Senate Republican leader Mitch McConnell won a hard-fought sixth term Tuesday, putting him a step closer to his lifelong dream of becoming majority leader and getting the GOP off to a good start in its goal of taking control of the Senate.
Democrats once had high hopes for challenger Alison Lundergan Grimes, Kentucky’s young secretary of state. But the hill was too steep in a state President Barack Obama lost by 23 percentage points in 2012.
McConnell, like Republicans in every competitive state, relentlessly tied his opponent to the president, whose approval ratings have sagged. McConnell’s allies taunted Grimes for refusing to say whether she had voted for Obama.
If Republicans gain six new seats, McConnell, 72, is positioned to become the Senate’s majority leader. That would give him substantial powers to decide what legislation reaches the floor for votes, and when.
His supporters eagerly awaited election results in other states, aware that potential runoffs in Louisiana and Georgia, and possible slow vote counts in Alaska, could leave the question of Senate control unclear for some time.
Democrats privately said they hoped to limit their net losses to five seats, which would barely keep them in the majority. But even that would require them to win several races Tuesday where they were struggling.
The GOP seemed certain to pick up three seats where Democratic senators are retiring: in West Virginia, South Dakota and Montana.
Republicans were bullish in Arkansas, where freshman Rep. Tom Cotton aimed to oust two-term Democratic Sen. Mark Pryor. They felt almost as optimistic about ousting Sen. Mary Landrieu in Louisiana — although a Dec. 6 runoff seemed likely. First-term Democratic Sen. Mark Begich of Alaska was another top target.
Victories in those six states would give Republicans the Senate majority, provided they don’t lose any seats they now hold. Their biggest worries in that regard were in Georgia and Kansas.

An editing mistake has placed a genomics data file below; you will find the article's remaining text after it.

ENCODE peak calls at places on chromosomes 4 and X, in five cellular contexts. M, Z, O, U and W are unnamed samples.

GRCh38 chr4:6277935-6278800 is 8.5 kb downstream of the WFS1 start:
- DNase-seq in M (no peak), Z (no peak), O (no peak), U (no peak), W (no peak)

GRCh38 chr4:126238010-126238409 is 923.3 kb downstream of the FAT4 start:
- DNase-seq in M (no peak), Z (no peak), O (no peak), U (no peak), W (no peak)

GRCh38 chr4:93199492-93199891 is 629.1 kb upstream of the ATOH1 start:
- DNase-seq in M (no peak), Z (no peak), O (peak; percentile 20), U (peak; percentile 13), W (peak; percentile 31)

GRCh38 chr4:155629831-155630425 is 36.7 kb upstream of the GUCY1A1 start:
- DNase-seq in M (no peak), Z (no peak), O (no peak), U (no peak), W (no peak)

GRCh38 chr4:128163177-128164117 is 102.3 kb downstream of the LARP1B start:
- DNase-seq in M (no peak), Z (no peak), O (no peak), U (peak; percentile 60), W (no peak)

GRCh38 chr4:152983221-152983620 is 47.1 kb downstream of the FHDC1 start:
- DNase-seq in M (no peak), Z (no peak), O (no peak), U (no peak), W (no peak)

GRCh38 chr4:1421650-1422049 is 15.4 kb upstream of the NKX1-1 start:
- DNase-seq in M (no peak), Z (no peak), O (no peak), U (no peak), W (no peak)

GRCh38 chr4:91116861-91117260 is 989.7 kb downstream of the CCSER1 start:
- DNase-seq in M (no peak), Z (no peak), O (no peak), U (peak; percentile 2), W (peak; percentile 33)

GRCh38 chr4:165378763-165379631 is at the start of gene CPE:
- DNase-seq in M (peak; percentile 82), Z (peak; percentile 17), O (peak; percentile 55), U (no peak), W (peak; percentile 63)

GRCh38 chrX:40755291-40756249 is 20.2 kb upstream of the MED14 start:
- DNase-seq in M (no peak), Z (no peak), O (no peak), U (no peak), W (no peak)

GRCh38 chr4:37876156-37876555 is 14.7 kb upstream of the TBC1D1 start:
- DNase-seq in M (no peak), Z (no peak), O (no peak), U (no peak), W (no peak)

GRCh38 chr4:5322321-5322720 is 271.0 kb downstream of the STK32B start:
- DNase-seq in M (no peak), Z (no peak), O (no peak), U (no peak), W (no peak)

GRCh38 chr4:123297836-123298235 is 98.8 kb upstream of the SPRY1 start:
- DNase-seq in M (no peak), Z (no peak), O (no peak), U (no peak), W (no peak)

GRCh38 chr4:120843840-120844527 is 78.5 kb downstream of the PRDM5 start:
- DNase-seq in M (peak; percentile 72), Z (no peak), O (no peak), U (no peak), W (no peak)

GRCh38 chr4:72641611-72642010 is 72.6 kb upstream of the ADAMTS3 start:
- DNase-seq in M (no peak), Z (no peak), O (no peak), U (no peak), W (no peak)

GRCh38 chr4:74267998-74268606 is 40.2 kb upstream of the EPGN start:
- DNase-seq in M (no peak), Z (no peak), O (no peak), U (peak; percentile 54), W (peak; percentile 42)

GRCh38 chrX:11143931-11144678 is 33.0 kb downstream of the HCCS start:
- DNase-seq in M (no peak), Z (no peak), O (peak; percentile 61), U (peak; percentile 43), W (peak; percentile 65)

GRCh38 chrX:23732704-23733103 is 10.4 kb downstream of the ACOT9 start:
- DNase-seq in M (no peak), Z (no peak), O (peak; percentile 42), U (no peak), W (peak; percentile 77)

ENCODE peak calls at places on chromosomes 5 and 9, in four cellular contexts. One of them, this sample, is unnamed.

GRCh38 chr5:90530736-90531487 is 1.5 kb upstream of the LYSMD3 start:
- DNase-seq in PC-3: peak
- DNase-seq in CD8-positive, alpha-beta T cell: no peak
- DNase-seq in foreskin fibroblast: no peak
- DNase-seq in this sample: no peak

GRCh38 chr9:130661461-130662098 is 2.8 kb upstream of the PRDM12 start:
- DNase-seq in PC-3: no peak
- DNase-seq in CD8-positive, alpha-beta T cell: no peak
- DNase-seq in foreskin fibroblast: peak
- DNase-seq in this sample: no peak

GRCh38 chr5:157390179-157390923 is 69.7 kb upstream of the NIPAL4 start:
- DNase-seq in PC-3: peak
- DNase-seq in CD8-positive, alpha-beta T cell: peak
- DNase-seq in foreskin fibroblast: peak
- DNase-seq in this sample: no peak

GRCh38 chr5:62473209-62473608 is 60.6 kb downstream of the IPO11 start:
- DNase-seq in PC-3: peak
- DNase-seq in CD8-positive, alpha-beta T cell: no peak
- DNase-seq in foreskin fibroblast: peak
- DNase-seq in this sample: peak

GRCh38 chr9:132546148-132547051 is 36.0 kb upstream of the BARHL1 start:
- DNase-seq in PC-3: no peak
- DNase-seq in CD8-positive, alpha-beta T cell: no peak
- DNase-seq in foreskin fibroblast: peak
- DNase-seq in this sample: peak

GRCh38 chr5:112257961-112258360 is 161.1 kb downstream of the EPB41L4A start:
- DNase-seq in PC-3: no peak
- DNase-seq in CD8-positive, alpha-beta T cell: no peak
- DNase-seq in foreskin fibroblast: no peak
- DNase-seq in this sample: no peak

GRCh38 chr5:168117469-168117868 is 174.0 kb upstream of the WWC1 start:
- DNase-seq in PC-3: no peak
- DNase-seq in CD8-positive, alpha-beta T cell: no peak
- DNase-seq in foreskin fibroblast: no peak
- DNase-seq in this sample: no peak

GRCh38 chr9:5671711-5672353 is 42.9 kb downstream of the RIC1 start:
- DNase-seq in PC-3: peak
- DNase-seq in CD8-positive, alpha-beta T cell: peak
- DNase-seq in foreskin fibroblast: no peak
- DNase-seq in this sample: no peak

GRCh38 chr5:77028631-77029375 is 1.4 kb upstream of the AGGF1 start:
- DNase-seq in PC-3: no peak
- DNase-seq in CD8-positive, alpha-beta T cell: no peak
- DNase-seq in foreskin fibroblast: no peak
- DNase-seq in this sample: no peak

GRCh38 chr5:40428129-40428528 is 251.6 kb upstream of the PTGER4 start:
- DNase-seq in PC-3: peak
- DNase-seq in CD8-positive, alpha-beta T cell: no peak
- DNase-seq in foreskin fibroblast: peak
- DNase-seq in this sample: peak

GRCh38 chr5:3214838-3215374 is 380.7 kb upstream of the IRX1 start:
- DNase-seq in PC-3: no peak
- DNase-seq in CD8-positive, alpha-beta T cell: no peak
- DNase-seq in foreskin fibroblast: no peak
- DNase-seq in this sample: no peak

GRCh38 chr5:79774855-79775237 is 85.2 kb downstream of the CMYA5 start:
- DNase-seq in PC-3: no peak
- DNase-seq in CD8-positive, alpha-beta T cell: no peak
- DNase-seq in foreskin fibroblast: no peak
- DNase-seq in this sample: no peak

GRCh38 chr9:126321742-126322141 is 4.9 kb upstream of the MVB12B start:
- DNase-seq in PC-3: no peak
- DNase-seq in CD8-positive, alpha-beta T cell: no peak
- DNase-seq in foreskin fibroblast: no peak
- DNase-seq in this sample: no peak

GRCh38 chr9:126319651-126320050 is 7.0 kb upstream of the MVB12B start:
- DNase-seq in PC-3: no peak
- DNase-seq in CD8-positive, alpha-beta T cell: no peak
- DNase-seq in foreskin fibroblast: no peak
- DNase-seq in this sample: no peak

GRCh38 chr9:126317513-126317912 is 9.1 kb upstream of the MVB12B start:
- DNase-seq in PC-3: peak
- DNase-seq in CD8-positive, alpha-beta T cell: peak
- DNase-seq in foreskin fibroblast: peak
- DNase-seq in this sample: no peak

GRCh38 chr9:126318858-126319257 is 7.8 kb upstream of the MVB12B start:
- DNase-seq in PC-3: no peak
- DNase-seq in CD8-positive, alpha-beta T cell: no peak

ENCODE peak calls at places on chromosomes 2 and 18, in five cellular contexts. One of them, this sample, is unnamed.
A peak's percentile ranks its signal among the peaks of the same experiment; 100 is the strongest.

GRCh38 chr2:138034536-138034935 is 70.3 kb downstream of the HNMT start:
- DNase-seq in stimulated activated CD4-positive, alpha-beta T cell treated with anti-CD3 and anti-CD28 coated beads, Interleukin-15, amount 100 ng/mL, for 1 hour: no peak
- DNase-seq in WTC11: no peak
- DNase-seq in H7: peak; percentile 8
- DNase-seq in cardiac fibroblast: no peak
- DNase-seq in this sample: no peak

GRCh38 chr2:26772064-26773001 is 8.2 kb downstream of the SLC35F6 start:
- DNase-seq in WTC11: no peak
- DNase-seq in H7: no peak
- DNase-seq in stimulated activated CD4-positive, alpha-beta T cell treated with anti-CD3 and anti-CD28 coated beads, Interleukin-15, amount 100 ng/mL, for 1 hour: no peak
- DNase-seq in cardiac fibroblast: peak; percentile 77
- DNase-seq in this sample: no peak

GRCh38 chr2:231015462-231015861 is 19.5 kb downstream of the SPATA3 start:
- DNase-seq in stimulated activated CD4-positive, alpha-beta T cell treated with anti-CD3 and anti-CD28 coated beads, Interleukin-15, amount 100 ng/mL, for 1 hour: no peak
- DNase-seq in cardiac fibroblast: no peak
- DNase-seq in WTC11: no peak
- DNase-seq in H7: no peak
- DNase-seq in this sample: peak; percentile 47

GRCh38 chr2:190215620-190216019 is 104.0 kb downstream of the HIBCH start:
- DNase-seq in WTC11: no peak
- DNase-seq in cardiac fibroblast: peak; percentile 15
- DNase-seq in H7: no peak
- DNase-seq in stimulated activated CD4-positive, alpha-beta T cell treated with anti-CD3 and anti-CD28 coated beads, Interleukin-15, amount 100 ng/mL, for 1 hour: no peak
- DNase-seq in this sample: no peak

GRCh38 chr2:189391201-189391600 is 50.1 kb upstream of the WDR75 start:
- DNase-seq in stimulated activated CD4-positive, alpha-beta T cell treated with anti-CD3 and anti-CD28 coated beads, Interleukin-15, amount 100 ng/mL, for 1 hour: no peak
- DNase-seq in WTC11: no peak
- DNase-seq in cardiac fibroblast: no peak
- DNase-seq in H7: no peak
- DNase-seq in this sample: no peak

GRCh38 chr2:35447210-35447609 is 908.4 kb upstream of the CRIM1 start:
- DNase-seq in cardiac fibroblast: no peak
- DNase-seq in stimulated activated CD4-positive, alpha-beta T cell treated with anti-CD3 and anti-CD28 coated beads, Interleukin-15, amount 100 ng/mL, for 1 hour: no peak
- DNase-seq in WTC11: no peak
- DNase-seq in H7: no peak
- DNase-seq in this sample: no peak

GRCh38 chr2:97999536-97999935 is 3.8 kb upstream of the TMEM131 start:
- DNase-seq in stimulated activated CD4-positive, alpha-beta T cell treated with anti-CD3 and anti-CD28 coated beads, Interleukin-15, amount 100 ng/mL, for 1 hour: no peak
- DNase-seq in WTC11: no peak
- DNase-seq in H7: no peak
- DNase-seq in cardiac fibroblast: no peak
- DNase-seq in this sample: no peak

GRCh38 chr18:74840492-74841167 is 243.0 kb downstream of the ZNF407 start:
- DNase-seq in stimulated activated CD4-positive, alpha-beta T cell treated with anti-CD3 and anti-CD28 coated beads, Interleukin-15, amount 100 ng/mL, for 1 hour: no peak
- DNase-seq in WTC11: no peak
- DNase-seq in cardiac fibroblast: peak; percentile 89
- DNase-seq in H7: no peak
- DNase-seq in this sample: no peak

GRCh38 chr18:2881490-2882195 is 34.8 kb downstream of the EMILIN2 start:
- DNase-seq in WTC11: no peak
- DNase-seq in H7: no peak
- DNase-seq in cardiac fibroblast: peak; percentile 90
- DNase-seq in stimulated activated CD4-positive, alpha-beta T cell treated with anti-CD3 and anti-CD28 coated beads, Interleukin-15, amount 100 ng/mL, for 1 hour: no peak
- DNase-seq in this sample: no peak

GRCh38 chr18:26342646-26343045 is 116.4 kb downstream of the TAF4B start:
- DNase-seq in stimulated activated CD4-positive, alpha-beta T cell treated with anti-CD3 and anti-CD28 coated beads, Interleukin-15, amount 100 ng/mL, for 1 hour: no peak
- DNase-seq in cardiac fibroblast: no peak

In Georgia, where GOP Sen. Saxby Chambliss is retiring, Democrat Michelle Nunn and Republican David Perdue were locked in a tight battle.
In Kansas, three-term Republican Sen. Pat Roberts was scrambling to fend off independent candidate Greg Orman, who had persuaded the Democrat to leave the race and help him consolidate anti-Roberts sentiment. Orman hasn’t said which party he will caucus with, however, so a Roberts loss doesn’t automatically endanger the GOP’s chances.
Elsewhere, contests for Democratic-held seats in three closely divided states could prove crucial.
In North Carolina, Democratic Sen. Kay Hagan was facing state House speaker Thom Tillis. The race set records for campaign spending, with airwaves drenched in political ads. Obama carried North Carolina in 2008, and lost it in 2012.
In Colorado, first-term Democratic Sen. Mark Udall faced a strong challenge from GOP Rep. Cory Gardner. In New Hampshire, Democrats said they believed Sen. Jeanne Shaheen could hold off Republican Scott Brown, a former senator from Massachusetts.
Few campaigns were as feisty and close as Iowa’s, where longtime Democratic Sen. Tom Harkin is retiring.
Republican state Sen. Joni Ernst was facing Democratic Rep. Bruce Braley in a race that featured TV ads about castrating hogs, and a leaked fundraising video from Texas.
Barring a GOP wave, it’s possible that control of the Senate won’t be known for days or even weeks.
Slow vote counts in Alaska could make Republican Dan Sullivan’s challenge against Begich too close to call for a while. In Louisiana, many expect a Dec. 6 runoff between Landrieu and GOP Rep. Bill Cassidy. And a Jan. 6 Georgia runoff between Perdue and Nunn also was possible.
If a runoff — or a vote recount in any closely contested state — will determine which party controls the Senate, the spending and politicking will be extraordinary.
A Republican takeover of the Senate would be huge politically, but its impact on governing is unclear. Even with Republicans controlling both houses of Congress, many of the dynamics that have fed federal gridlock for years would still be present.
Obama could veto legislation passed by a Republican-controlled Congress. And Senate Democrats, if relegated to the minority, could use the filibuster to thwart scores of GOP initiatives, just as Republicans have done to the Democrats for years.
A new Republican Senate majority could be short-lived. The 2016 Senate election map heavily favors Democrats, just as this year’s map was ideal for Republicans.
In 2016, Republicans will be defending seats in seven states that Obama won, and in another three closely divided states. Most of the nine Democrats on the ballot will be solid favorites.
em>SOURCE: Charles Babington